David Swensen comes from managing one of the most successful college endowment investment programs, the one at Yale University (one reason why I can't imagine donating money to a private university is that they have the resources to do well even without charging exorbitant fees, but they do so anyway). Large college endowments can do many things that individual investors cannot --- for instance, they can hold entire office buildings for many years in a diversified porfolio and have it still be only 10 to 20% of their assets. Most individual investors by contrast, can afford to own just their own homes, and for most such investors, that home comprises upwards of 50% of their assets (hence the phrase, "house rich, cash poor"). Bereft of such tools, Swensen does not offer much advice and insight that other, more pedestrain authors haven't already written.
Here are the interesting titbits in the book:
- Core Asset classes include: Domestic Stocks, Foreign Stocks (divided into Developed Markets and Emerging Markets), Treasury Bonds, Tips, and Real Estate. Allocating your money amongst these classes will provide reasonably good opporunity for growth. Swensen does provide a sample allocation, but does not provide any data (or advise) about adjusting the allocation for your particular position in the life cycle.
- Corporate bonds do not provide any diversity, and are much worse than Treasuries from an asset-allocation point of view.
- Foreign bonds provide currency risk without the high returns of foreign equity. Since currency speculation is a zero-sum game, foreign bonds are best avoided.
- Venture Capital provides surprisingly low returns, mostly because high management fees kill the returns from mediocre VCs, while excellent VCs have such high minimums that most individual investors are locked out.
- Hedge funds also have a poor record, because survivorship bias means that only high performing ones are not shut down after a short time.
- Tax-Exempt bonds are surprisingly dangerous for individual investors.
- Rebalancing is important, since it enforces a "buy low sell high" discipline. When Swensen ran the Yale portfolio, they rebalanced every day! Obviously, due to transaction costs, this should not be attempted by individual investors.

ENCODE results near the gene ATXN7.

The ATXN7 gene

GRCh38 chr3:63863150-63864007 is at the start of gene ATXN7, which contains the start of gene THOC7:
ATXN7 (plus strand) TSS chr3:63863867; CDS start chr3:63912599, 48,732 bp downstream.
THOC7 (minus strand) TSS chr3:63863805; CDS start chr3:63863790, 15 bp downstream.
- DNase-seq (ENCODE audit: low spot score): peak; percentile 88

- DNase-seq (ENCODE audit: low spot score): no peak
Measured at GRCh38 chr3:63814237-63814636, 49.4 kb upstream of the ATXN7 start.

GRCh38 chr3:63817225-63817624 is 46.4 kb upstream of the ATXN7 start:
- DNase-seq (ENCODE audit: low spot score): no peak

- Mutual funds are extremely poor in performance. In fact, honest mutual fund companies are so rare that Swensen names the one honest one. (It's Long Leaf Partners Funds, managed by SouthWestern Asset Management, a privately held company whose employees and management are co-invested in the funds to an incredibly high degree --- naturally, all of Long Leaf's funds are now closed to new investors!) All the others (Fidelity, Putnam, to just name a few) have been involved in so many financial scandals that their commitment to their "customers" (really, victims) is suspect. Page after page was devoted to various mutual fund scandals.
- ETFs can vary in quality, so it really makes sense to do your research!
- Vanguard and TIAA-Cref, the two non-profit companies that operate mostly indexed funds (and a few actively managed ones), are the only places where it makes sense to park your money long term. (If you don't already know this, you're probably not reading this blog anyway!)
All in all, while I'm glad I read the book, the practical advice I got from Brad DeLong last year from a 15 minute conversation while he was at the Google campus did more for my portfolio. On the other hand, his comments about corporate bonds and municipal bonds were very much worth reading, so I'm glad I checked this book out of the Santa Clara County Library.
Economic theory teaches the law of one price, viz., that in freely competitive markets identical goods or services trade at identical prices. In the case of index-fund management, the portfolio management fees charged by various service providers should be identical, or nearly so. Otherwise, rational consumers transfer funds from high-cost providers to low-cost providers, thereby driving the greedy (or inefficient) fund-management companies to reduce prices or exit the business.
Economic theroy fails. In a 2002 study, Morningstar identified fifty-seven S&P 500 index funds that charged more than Vanguard's market-leading 0.18 percent annual fee. The average yearly expense ratio of the non-Vanguard index managers amounted to an over-the-top 0.82 percent...
Had the expensive index funds emanated from a disreputable bunch of bucket shops, investors might conclude that thee poor saps who chose the high-cost funds deserved the consequences of paying active-management fees for less than passive-management results. In fact, the roster of high-fee index fund managers include two of the investment management world's most venerable names --- Morgan Stanley Funds and Scudder Investments.